Wednesday, 19/2/2020 | 5:32 UTC+0
Libyan Newswire


CAIRO, The foreign ministers of Libya's neighbouring countries met in Cairo on Saturday and urged dialogue as the only solution to put an end to the North African country's crisis.

The meeting was led by Egyptian Foreign Minister Sameh Shoukry and attended by Arab League (AL) Secretary-General Ahmed Aboul-Gheit, UN Envoy to Libya Martin Kobler, as well as representatives from Libya, Sudan, Algeria, Chad, Niger and Tunisia.

The final communique of the meeting reiterated rejection of any military action or foreign military interference in the war-torn state, underlined the importance of cooperation among Libya's neighbours in border security and agreed to hold their 11th meeting in Algeria, but the date has not yet been decided.

Shoukry stressed in his speech at the 10th ministerial meeting of Libya's neighbouring countries that Egypt is committed to Libya's sovereignty and will always support its legitimate institutions and reject any interference in the country's affairs.

He explained that a political solution is the only way to resolve the Libyan crisis and that Libya's neighbors are exerting efforts to bring Libyan leaders together for a direct dialogue to build mutual confidence and understanding.

"The Skhirat Agreement is the perfect solution to the Libyan crisis. The agreement guarantees effective participation of all Libyan parties with the aim to put an end to the current crisis," Shoukry said.

After the ouster and killing of former Libyan leader Muammar Gaddafi in 2011, Libyan factions engaged in a state of civil war that escalated in 2014 and resulted in splitting power between two rival governments in Tripoli and Tubruk.

Tubruk government was recognised by the international community then, before the Libyan Presidential Council (PC) established in late 2015, which was formed as a unity government following a UN-brokered peace deal between warring Libyan factions reached in Skhirat, Morocco.

Supported by self-proclaimed Libyan national army led by Marshal Khalifa Haftar, the parliament-backed government in Tubruk refuses to recognise the UN-backed, Tripoli-based unity government run by the PC.

The Egyptian foreign minister said that Libya's neighbouring countries were affected by the Libyan crisis and its implications, including terrorism, organised crime, illegal migration and drug smuggling.

"Terrorism in Libya will be eliminated only through the political settlement which allows the re-establishment of Libyan state institutions and the support of the Libyan army and police forces," Shoukry added.

For his part, Libyan Foreign Minister Taher Siala commended Cairo's efforts to host the meeting and find a mechanism for a direct dialogue between Libyan conflicting parties.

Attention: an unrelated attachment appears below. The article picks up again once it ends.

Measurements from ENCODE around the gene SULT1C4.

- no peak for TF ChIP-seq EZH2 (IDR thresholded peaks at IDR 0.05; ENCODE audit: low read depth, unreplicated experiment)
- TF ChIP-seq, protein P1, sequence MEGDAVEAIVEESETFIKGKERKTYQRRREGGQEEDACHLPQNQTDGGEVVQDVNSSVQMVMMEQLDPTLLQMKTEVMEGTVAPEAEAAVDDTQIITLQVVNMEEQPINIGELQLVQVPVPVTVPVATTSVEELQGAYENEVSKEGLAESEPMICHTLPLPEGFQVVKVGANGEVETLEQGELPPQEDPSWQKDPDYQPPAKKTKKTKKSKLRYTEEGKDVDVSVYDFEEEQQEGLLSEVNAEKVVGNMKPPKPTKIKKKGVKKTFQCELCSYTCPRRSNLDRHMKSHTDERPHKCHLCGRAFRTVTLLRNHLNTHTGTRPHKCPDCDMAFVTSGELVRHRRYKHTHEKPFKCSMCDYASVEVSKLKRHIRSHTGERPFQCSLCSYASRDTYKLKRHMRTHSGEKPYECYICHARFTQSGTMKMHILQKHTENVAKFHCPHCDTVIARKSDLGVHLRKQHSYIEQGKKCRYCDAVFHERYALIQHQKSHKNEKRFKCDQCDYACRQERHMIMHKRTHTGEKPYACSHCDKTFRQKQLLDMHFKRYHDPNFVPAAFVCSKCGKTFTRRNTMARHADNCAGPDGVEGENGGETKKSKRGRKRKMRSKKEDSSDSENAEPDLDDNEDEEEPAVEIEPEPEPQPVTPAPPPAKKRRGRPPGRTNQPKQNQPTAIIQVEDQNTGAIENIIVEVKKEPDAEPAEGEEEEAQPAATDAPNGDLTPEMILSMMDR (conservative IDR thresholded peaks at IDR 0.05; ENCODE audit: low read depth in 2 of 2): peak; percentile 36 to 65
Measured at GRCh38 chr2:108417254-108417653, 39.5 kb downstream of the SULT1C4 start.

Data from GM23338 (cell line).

He elaborated on the PC's ongoing efforts for comprehensive reconciliation including all parties "so that they all contribute to the reconstruction of their nation."

Siala invited all states, particularly neighbouring ones, to reopen their embassies in Tripoli as part of the unity government's efforts to restore diplomatic representation in the capital city.

"The Government of National Accord (GNA) is still suffering challenges as some states deal with parallel entities while the GNA is the legitimate entity according to international resolutions," said the Libyan minister.

Algeria's Minister for Maghreb, Arab and African Affairs Abdelkader Messahel stressed that the Libyans are the only people who can reach a solution for their country's crisis.

He also hailed the efforts exerted by the UN envoy to Libya and called on the international community to continue support for the UN efforts to bring the Libyan factions together to the negotiation table.

The AL, which has recently hired an envoy to Libya, reaffirmed commitment to its responsibility towards the Libyan people and to maintain security and stability of the Arab country.

"The AL encourages rivals in Libya to reach an inclusive policy under Skhirat Agreement and would continue backing legitimate institutions in Libya to overcome challenges at the levels of security, politics and economy," said AL chief Aboul-Gheit during the meeting.

He added that his organisation will intensify contacts with the PC, the unity government and the parliament in Libya, alongside key political actors, to resolve the main causes of disagreements between rival parties.

The state of civil war in Libya was sparked after Gaddafi's fall by the western intervention via a no-fly zone and bombings and their military support to the anti-Gaddafi rebel forces.

Egypt has been hosting high-profile talks between Libyan parties including head of Libya's unity government Fayez Serraj and head of the Libyan parliament Aqila Saleh in an attempt to resolve the political deadlock in the conflict-stricken country.